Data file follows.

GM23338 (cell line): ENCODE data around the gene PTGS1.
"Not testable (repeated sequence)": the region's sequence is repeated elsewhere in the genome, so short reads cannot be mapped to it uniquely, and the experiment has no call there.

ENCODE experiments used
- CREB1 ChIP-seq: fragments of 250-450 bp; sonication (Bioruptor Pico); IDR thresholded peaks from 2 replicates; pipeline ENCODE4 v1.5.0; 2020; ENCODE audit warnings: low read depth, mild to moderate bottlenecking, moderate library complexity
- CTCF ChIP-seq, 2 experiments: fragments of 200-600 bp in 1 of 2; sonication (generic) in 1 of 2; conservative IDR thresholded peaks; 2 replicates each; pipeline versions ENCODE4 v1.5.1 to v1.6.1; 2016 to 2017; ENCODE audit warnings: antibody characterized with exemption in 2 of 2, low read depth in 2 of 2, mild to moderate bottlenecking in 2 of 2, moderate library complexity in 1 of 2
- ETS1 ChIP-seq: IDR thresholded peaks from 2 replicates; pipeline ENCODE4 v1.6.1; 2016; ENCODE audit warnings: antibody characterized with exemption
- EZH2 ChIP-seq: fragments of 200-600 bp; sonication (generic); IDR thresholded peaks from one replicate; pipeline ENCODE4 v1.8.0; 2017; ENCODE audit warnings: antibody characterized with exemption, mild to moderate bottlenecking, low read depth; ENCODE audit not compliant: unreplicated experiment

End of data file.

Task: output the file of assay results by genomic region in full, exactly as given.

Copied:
GM23338 (cell line): ENCODE data around the gene PTGS1.
"Not testable (repeated sequence)": the region's sequence is repeated elsewhere in the genome, so short reads cannot be mapped to it uniquely, and the experiment has no call there.

ENCODE experiments used
- CREB1 ChIP-seq: fragments of 250-450 bp; sonication (Bioruptor Pico); IDR thresholded peaks from 2 replicates; pipeline ENCODE4 v1.5.0; 2020; ENCODE audit warnings: low read depth, mild to moderate bottlenecking, moderate library complexity
- CTCF ChIP-seq, 2 experiments: fragments of 200-600 bp in 1 of 2; sonication (generic) in 1 of 2; conservative IDR thresholded peaks; 2 replicates each; pipeline versions ENCODE4 v1.5.1 to v1.6.1; 2016 to 2017; ENCODE audit warnings: antibody characterized with exemption in 2 of 2, low read depth in 2 of 2, mild to moderate bottlenecking in 2 of 2, moderate library complexity in 1 of 2
- ETS1 ChIP-seq: IDR thresholded peaks from 2 replicates; pipeline ENCODE4 v1.6.1; 2016; ENCODE audit warnings: antibody characterized with exemption
- EZH2 ChIP-seq: fragments of 200-600 bp; sonication (generic); IDR thresholded peaks from one replicate; pipeline ENCODE4 v1.8.0; 2017; ENCODE audit warnings: antibody characterized with exemption, mild to moderate bottlenecking, low read depth; ENCODE audit not compliant: unreplicated experiment